1. Stock Market Not Pricing In The Impact Of Coronavirus
Governments across the world often use the stock market as a signaling tool to calm the masses. If stocks are going up, people are likely to underestimate the severity of a crisis. Although equities have shrugged off coronavirus concerns, commodities have not. Brent crude oil has priced in the impact of the outbreak. The demand for oil has collapsed following the outbreak, and it’s only natural for the price to follow. This is how price discovery works absent central-bank intervention. China accounts for over 19% of the world’s GDP and is deeply integrated into the global supply chain. Nearly a third of the Chinese population is reportedly under quarantine. Economic hubs like Shenzhen, Beijing and Shanghai, which account for a substantial portion of Chinese GDP, are all under lockdown. So it’s highly unlikely for a shutdown in China to not have an impact on global stocks.
2. Dwindling Buybacks Threaten The Stock Market
Corporate buybacks have been the primary driver of the U.S. stock market. Since the Great Recession, U.S. corporations have been the biggest buyers of their stock. Thanks to the low-interest rate policy of the Federal Reserve and tax cuts by the Trump administration, corporations have taken on debt in record numbers. They have used this debt to buy back their shares. This excessive demand has pushed stocks to record highs. On a rolling three-month basis, stock buybacks are tumbling at a rapid pace. Perhaps management at these companies thinks buying back stock at record highs is not the best use of their money. Without these buybacks, there will be nothing supporting the stock market.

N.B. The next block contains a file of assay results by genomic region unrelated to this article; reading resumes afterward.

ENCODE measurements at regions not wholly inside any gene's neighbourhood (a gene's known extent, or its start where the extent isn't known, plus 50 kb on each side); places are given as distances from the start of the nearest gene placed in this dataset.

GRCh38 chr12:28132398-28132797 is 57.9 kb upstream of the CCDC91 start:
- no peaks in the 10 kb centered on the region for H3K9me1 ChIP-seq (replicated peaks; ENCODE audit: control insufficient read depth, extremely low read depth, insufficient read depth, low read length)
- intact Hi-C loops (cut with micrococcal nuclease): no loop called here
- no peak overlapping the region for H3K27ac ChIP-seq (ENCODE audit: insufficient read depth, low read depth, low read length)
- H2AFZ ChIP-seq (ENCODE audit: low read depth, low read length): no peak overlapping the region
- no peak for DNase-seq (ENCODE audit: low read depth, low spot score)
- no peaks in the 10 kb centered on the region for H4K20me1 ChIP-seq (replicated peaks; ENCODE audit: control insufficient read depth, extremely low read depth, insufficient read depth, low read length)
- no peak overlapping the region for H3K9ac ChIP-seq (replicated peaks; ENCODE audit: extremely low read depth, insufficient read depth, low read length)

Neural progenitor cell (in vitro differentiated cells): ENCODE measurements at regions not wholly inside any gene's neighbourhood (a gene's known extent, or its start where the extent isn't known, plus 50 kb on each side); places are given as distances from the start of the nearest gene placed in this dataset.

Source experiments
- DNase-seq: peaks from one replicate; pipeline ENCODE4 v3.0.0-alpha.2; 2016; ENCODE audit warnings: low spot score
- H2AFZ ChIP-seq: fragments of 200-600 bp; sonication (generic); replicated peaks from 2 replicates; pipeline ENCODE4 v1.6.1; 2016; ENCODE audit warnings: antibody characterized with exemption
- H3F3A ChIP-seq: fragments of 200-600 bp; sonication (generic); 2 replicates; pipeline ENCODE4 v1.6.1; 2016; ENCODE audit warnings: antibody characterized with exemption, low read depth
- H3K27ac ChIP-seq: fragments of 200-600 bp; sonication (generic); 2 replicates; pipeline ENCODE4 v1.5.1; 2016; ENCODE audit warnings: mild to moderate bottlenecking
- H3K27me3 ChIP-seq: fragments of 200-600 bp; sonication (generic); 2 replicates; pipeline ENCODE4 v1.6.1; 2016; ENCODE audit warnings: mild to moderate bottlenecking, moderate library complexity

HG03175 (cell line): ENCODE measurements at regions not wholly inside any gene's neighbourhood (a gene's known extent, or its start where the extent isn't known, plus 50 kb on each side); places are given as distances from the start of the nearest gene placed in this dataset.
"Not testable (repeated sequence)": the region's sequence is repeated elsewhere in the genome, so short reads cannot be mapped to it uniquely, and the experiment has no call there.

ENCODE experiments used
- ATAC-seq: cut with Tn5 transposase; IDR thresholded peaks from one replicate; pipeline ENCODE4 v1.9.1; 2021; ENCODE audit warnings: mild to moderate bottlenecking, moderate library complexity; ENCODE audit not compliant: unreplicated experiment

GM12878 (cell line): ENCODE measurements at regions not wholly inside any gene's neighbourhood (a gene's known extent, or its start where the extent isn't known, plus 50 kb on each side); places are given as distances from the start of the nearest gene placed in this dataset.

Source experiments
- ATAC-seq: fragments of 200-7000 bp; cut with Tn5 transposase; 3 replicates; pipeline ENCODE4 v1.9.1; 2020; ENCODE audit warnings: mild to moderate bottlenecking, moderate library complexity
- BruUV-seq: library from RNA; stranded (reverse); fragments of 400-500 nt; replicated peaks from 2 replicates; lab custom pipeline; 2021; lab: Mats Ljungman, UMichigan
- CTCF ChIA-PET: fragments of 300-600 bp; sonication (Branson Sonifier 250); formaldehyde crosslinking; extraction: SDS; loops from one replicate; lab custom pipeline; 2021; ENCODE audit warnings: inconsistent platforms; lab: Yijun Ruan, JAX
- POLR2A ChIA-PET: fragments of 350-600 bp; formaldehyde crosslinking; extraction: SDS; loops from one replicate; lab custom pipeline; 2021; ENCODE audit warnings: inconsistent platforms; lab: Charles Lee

3. Falling Earnings Make Fundamentals Worse
Buybacks not only create excessive demand for the stock but also hide falling earnings. When companies buy back their shares, the number of shares outstanding decreases. This, in turn, pushes the earnings per share higher, and masks the overall decline in profits. Corporate earnings have been falling for several quarters now as per Fact Set: For Q4 2019, the blended earnings decline for the S&P 500 is -2.1%. If -2.1% is the actual decline for the quarter, it will mark the first time the index has reported four straight quarters of year-over-year earnings declines since Q3 2015 through Q2 2016.
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